It's happening again. Your pulse is racing, your palms are sweating, and your voice is choking up. No, you're not being robbed at gunpoint; you're about to address a group of your most promising potential investors.
Can public speaking actually cause such panic and dread? "Some people fear it more than they do death," says Kim Dower, author of Life Is a Series of Presentations and owner of Kim-From-L.A. Literary and Media Services. "The idea of failure in front of a group is terrifying. The anxiety is so real and so physical."
Whether it's a new business prospect or a band of venture capitalists you're trying to influence, the fear factor can drastically inhibit the delivery of your pitch. Even experts in their field often experience "imposter syndrome," Dower says. "We think when we get up, we won't know what we know. We don't believe our own talk."
And if you think your type of business excuses you from having to perform under such scrutiny, think again. Defeating your nerves and developing a gift for persuasive gab is critical to success in business.
"The two most important skills to your career success are the ability to speak and write well," says Diana Booher, a communication consultant to Fortune 500 clients, key-note speaker and author. "Ideas are a dime a dozen. It's what you have documented, e-mailed and filed for the world or what you've spoken in front of a group that gets noticed," she says.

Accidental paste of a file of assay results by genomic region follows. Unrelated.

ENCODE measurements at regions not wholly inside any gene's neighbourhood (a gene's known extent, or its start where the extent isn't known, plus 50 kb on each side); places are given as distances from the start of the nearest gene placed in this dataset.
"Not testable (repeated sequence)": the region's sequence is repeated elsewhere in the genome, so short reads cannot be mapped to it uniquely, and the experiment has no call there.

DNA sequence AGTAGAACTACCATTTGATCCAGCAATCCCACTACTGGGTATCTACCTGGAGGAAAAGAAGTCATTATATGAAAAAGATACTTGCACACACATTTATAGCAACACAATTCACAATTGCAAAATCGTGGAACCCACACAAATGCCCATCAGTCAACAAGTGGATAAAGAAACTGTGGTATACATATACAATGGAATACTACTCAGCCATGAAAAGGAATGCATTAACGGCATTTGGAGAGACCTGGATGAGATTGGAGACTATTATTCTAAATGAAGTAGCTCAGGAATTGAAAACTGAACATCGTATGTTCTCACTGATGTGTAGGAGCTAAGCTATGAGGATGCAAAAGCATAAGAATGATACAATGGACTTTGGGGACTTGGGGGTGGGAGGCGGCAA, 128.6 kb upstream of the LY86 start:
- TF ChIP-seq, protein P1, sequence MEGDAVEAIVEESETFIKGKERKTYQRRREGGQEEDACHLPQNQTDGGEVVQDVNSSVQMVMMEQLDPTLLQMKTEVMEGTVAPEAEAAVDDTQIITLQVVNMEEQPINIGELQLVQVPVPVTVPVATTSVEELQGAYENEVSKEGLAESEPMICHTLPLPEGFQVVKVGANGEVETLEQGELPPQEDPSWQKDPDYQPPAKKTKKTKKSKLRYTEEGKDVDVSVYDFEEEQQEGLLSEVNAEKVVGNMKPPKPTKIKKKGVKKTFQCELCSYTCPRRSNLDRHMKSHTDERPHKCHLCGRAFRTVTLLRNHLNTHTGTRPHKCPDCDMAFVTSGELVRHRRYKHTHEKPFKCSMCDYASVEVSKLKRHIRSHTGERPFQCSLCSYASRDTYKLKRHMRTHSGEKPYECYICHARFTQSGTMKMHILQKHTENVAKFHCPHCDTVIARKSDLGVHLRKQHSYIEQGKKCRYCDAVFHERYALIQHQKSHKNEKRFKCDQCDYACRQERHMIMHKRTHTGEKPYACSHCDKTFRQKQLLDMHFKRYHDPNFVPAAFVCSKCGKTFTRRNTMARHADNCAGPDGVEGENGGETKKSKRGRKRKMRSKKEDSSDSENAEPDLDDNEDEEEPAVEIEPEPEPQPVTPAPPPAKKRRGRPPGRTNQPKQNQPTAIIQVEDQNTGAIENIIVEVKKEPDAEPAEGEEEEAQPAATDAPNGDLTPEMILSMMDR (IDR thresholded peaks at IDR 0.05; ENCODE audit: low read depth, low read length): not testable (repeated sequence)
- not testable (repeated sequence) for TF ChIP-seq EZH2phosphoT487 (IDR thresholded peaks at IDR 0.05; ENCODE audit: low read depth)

The Power of Preparation
The good news is you can transform the apprehension and dread that consumes you prior to a presentation into the passion and positive energy you need to wow an individual or crowd. Preparation is what gives most polished speakers an advantage over others. This means knowing your audience and mission.
"Everyone listens and takes in information in a different way," Dower says. "Tailor your talk accordingly. For example, school teachers like to have an outline, as opposed to salespeople who tend to shoot from the hip and are more impromptu."